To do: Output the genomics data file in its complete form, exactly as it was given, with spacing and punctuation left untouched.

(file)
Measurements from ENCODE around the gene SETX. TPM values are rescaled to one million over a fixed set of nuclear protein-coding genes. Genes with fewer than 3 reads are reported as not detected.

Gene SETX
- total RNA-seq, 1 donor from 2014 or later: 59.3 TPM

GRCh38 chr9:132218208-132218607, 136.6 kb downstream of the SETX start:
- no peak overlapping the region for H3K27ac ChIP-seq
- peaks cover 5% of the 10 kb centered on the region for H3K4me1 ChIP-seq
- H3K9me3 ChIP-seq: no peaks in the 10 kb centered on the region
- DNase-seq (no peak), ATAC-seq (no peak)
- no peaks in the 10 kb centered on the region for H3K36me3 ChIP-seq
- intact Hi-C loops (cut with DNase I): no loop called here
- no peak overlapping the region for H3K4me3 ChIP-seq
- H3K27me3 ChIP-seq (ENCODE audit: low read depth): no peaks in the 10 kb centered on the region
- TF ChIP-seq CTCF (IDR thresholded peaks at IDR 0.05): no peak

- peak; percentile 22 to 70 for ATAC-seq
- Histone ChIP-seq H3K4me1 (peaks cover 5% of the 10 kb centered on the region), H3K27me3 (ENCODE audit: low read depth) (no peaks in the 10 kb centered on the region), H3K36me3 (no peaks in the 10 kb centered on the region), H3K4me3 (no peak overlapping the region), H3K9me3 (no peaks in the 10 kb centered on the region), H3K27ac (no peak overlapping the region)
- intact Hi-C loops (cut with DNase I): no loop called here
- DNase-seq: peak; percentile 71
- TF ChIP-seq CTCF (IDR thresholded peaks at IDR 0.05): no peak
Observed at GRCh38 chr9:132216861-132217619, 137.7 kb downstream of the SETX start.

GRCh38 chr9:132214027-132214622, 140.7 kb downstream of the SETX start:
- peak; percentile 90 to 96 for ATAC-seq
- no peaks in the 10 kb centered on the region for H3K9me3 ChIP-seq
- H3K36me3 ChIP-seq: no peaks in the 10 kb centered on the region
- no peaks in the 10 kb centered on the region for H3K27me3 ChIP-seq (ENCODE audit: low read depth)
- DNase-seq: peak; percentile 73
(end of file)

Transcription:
Measurements from ENCODE around the gene SETX. TPM values are rescaled to one million over a fixed set of nuclear protein-coding genes. Genes with fewer than 3 reads are reported as not detected.

Gene SETX
- total RNA-seq, 1 donor from 2014 or later: 59.3 TPM

GRCh38 chr9:132218208-132218607, 136.6 kb downstream of the SETX start:
- no peak overlapping the region for H3K27ac ChIP-seq
- peaks cover 5% of the 10 kb centered on the region for H3K4me1 ChIP-seq
- H3K9me3 ChIP-seq: no peaks in the 10 kb centered on the region
- DNase-seq (no peak), ATAC-seq (no peak)
- no peaks in the 10 kb centered on the region for H3K36me3 ChIP-seq
- intact Hi-C loops (cut with DNase I): no loop called here
- no peak overlapping the region for H3K4me3 ChIP-seq
- H3K27me3 ChIP-seq (ENCODE audit: low read depth): no peaks in the 10 kb centered on the region
- TF ChIP-seq CTCF (IDR thresholded peaks at IDR 0.05): no peak

- peak; percentile 22 to 70 for ATAC-seq
- Histone ChIP-seq H3K4me1 (peaks cover 5% of the 10 kb centered on the region), H3K27me3 (ENCODE audit: low read depth) (no peaks in the 10 kb centered on the region), H3K36me3 (no peaks in the 10 kb centered on the region), H3K4me3 (no peak overlapping the region), H3K9me3 (no peaks in the 10 kb centered on the region), H3K27ac (no peak overlapping the region)
- intact Hi-C loops (cut with DNase I): no loop called here
- DNase-seq: peak; percentile 71
- TF ChIP-seq CTCF (IDR thresholded peaks at IDR 0.05): no peak
Observed at GRCh38 chr9:132216861-132217619, 137.7 kb downstream of the SETX start.

GRCh38 chr9:132214027-132214622, 140.7 kb downstream of the SETX start:
- peak; percentile 90 to 96 for ATAC-seq
- no peaks in the 10 kb centered on the region for H3K9me3 ChIP-seq
- H3K36me3 ChIP-seq: no peaks in the 10 kb centered on the region
- no peaks in the 10 kb centered on the region for H3K27me3 ChIP-seq (ENCODE audit: low read depth)
- DNase-seq: peak; percentile 73